For 33 years, Zona Whyte of Auckland, New Zealand, and Cheryl Tallman of Westwood exchanged letters from opposite ends of the world.
The pen pals finally met this month at Cincinnati/Northern Kentucky International Airport. They were standing on opposite ends of an escalator.
"I looked up and there was Cheryl," Zona said. "I cried out: 'That's her! There she is!'
"That escalator couldn't go up fast enough."
Zona spoke with a lilting accent carrying overtones of Scottish, English and Australian dialects. Words such as "escalator" came out sounding like eeeeescalator.
"When we saw each other, we started crying like babies," Cheryl said in a lake-dweller's accent showing she grew up near Cleveland in Amherst, Ohio.
The pen pals sat side-by-side in Cheryl's living room. Zona and Cheryl reminisced and planned how to spend their 15-day vacation together.
Their respective husbands, Peter and Mark, quietly and wisely let their wives have center stage.
Zona Whyte (left) from New Zealand and Cheryl Tallman from Westwood have been penpals for 33 years.
(Glenn Hartong photo)
| ZOOM |
Wise is the married man who knows when to keep quiet. Especially when their spouses have known each other for 33 years, have only talked on the phone three times and are meeting for the first time.
Emotions flowed freely for the pen pals. At times, they wiped tears from their eyes and finished each other's sentences. At other times, they giggled like the schoolgirls they were when they began this long-running correspondence and enduring friendship as they approached their 13th birthdays.
Both remembered receiving their first letters in the mail. That was pre-Internet. Now, they exchange e-mail and the postman-delivered variety.
Zona recalled how thrilled she was when she saw an envelope with American stamps.
Cheryl still has the label bearing Zona's name and address with this stern reminder: "This is not just a name. It is a girl in a country from abroad who wants to be a pen pal and is waiting to hear from you."
They were separated by 8,461 miles and 16 time zones. But they weren't that far apart.
"We soon realized we were the same sort of person," Zona noted.
They listed their similarities. Sometimes in unison.
Strong-willed. Parochial-school students. Habitual letter-writers. Concertgoers. Same tastes in music.
Both admitted - while their husbands smirked - to buying the LP version of The Best of Bread.
Both liked school. And never left.
Cheryl teaches seventh- and eighth-grade math at Sycamore Junior High.
Zona is the librarian at St. Dominic's, the high school she attended when she was Zona McCarthy and received her first letter from an American named Cheryl Lehman.
Zona always dreamed of visiting the States and meeting Cheryl.
"But I never really thought I would get here," she said patting the arm of her chair. "America is the other side of the world. And we have three kids - Nicola, Paula and Vincent. So you need to save your money for them."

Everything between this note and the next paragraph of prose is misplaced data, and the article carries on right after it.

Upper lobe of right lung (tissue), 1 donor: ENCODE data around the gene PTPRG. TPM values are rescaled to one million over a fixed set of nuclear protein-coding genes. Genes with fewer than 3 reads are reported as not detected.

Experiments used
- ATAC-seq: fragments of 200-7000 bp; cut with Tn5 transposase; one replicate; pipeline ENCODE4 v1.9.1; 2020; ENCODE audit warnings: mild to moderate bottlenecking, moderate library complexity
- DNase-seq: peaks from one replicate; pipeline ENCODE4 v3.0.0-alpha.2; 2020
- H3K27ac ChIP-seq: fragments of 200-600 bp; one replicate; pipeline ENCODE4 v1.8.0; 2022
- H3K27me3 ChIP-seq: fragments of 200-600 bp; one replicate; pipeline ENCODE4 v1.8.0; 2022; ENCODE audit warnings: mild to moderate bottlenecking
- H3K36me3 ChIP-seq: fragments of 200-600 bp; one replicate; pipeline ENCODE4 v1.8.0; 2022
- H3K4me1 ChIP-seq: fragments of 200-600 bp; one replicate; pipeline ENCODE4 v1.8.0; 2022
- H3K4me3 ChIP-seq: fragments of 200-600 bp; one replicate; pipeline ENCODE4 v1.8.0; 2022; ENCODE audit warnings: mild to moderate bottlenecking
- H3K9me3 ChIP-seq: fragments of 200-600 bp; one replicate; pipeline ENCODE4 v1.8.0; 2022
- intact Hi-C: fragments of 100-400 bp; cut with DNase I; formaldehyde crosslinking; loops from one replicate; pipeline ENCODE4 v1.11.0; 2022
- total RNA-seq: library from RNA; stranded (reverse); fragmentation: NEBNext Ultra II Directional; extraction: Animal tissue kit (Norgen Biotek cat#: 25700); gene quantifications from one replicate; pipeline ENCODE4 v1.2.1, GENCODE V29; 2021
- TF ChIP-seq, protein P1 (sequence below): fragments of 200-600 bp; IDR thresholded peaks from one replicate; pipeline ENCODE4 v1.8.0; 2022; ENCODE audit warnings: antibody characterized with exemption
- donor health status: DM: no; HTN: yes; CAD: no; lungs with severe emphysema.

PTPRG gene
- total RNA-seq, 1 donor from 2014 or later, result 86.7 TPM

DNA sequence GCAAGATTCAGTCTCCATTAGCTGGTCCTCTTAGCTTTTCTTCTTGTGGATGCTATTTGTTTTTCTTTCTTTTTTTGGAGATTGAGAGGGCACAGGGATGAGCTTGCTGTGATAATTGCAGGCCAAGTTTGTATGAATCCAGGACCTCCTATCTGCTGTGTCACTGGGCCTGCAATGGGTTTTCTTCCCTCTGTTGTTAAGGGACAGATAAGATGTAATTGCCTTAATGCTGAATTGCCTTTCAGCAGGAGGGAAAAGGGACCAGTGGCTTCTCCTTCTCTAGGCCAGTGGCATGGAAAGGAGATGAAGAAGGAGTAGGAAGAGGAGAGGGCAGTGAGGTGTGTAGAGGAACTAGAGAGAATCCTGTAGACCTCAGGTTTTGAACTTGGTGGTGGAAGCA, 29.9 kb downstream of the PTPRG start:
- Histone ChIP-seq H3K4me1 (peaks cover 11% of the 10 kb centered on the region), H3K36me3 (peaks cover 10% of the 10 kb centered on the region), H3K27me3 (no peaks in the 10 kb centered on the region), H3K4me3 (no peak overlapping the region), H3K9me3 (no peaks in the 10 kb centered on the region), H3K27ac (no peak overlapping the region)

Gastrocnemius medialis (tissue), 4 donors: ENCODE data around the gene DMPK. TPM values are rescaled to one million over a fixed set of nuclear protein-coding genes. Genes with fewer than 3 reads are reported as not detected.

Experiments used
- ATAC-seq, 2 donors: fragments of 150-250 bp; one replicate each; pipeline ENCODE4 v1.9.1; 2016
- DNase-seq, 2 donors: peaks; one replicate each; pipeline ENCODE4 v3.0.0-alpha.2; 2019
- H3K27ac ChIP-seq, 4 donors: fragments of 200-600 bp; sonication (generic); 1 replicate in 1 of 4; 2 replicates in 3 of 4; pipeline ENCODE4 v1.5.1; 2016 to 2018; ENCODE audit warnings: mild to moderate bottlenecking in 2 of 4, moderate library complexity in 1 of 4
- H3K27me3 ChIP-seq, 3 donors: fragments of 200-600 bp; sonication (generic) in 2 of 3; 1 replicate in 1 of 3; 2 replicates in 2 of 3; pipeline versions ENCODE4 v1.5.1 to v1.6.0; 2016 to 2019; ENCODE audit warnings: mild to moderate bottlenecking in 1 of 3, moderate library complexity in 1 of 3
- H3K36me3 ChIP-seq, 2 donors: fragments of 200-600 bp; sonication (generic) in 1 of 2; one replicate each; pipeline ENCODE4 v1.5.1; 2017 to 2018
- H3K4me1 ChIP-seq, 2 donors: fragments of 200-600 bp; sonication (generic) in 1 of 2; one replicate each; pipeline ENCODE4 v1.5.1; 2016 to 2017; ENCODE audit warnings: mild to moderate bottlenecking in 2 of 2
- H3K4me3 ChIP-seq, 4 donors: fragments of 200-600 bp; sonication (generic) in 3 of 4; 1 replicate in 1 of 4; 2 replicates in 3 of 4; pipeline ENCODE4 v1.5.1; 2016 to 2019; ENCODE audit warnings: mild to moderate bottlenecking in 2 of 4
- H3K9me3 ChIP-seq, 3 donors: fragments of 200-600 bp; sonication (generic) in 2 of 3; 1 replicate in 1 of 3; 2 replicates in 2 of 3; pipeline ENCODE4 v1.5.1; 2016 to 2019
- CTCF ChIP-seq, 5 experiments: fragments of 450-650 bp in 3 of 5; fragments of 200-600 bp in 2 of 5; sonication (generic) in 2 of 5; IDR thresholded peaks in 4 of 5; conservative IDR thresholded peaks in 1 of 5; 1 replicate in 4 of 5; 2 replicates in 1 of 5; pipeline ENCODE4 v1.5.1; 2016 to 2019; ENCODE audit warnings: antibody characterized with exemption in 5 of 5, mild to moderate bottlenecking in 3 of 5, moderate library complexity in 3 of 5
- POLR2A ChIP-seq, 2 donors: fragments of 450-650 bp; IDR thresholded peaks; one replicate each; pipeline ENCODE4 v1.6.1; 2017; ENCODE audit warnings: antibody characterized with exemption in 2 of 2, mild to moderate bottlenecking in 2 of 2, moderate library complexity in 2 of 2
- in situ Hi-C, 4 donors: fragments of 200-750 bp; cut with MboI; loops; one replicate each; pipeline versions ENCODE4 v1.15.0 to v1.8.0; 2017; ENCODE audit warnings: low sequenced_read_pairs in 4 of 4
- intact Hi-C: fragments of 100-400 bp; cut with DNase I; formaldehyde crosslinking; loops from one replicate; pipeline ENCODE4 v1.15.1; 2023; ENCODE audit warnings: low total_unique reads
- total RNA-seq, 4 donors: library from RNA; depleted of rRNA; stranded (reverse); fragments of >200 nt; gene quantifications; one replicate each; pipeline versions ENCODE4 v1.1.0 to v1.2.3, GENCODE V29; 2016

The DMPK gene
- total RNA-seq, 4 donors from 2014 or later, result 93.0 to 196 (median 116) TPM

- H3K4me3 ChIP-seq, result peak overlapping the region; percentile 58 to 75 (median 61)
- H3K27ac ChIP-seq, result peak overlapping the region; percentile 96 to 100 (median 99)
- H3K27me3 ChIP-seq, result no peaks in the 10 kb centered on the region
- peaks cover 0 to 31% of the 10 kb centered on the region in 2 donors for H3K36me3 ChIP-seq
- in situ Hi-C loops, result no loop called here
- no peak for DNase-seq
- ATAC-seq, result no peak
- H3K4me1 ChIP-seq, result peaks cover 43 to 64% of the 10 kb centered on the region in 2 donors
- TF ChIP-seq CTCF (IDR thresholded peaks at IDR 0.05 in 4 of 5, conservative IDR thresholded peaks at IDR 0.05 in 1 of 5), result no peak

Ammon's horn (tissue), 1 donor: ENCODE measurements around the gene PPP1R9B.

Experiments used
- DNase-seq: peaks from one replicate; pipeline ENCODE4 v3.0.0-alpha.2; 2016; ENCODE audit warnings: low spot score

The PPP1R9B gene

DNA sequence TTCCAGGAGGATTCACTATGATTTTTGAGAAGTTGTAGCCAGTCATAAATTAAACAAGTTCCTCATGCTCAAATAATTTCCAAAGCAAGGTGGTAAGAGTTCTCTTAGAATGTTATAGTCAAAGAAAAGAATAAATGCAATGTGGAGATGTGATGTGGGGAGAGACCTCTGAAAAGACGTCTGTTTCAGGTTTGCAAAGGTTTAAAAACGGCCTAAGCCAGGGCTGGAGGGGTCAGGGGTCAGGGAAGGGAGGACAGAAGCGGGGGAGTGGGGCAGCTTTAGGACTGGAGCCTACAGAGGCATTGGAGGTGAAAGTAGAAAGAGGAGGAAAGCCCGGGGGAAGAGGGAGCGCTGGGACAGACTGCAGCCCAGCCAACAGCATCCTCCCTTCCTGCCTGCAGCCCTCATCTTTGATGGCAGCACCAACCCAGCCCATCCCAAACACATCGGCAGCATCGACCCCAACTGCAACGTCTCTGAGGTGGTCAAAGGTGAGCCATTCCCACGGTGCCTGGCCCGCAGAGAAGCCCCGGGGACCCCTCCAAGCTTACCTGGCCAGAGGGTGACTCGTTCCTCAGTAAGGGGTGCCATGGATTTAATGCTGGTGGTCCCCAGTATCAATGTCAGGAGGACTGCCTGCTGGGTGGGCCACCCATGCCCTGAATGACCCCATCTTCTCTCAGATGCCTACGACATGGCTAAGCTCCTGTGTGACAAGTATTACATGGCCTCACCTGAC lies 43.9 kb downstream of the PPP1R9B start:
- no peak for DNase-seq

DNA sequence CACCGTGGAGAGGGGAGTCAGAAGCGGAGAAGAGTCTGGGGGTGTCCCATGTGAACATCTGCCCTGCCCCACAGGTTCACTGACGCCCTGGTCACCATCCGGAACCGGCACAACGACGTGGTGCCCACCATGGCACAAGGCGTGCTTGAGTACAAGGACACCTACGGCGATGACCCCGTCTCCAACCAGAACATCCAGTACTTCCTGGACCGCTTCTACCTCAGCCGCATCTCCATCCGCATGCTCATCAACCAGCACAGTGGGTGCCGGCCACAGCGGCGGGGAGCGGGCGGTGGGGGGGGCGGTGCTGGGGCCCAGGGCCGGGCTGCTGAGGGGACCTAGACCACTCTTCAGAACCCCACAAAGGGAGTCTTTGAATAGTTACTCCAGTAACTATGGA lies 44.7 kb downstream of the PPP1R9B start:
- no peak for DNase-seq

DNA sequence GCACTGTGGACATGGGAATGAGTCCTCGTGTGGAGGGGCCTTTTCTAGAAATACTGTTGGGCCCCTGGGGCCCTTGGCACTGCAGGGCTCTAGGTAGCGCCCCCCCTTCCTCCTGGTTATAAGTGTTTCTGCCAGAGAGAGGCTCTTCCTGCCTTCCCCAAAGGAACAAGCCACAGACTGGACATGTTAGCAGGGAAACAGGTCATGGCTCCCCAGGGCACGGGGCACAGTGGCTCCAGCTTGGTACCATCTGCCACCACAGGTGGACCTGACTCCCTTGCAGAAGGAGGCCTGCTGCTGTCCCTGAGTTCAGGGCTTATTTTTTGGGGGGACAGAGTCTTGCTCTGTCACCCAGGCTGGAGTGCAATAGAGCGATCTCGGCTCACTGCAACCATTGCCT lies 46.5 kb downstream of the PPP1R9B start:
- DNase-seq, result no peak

But then her mother died in 2001 and her house was sold. Zona had some extra money. Peter asked what she wanted to do with it.
"Put enough away to go to America," she told him.
He asked where she wanted to go in the United States.
"To meet Cheryl," she replied.
"It's an age thing," Zona explained.
"When you start losing people, you start to think: Life's short. If you're going to do something, take the bull by the horns and do it. My mother would be so happy that Cheryl and I finally got together."
As Zona made plans for her trip, she took requests for American delicacies. Almond Joy bars and boxes of Cheerios topped the list.
She also found many people wondering, "How have you kept at this for so long?"
Even Peter asked Zona that question, adding, "What do you two find to write about?"
But that question is a guy thing. Being a pen pal isn't.
In all the years Zona and Cheryl have written to each other, Mark and Peter have exchanged but one e-mail.
"I sent him five lines," Mark said. "He sent back two."
Their wives could not stop at two lines or 200.
"What we write about is important, and we do go on," Zona noted. "But it is not always earth-shattering."
Although it can be. When her mother died, Zona shared things with Cheryl that she "couldn't tell anyone else. With her, I didn't feel I had to put on my brave face."
Their long-distance friendship, Cheryl said, has been continuously strengthened by "sharing the everyday things in our lives."
"When we were teen-agers, we'd complain about how our parents were driving us crazy. Today we talk about our jobs and how lucky we are to have found and held onto the men we married."
Cheryl pulled out a letter from Zona dated March 13, 1974. Zona wrote about taking a break from studying:
"I have kept busy doing the housework. Oh, to be a housewife."
The pen pals laughed in unison.
"Now," Zona said, "I'd write, 'Oh, not to be a housewife."
During a break in their laughter, Cheryl and Zona tried to describe how comfortable they feel after finally being in the same room together after 33 years and hundreds of letters.
Like old friends? Long-lost cousins?
"Much closer than that," Cheryl declared.
Zona folded her hands in her lap. "I know," she said and looked at Cheryl.
"It feels like home."
Cliff Radel, a Cincinnati native, writes about the people, places and traditions defining his hometown. E-mail email@example.com.
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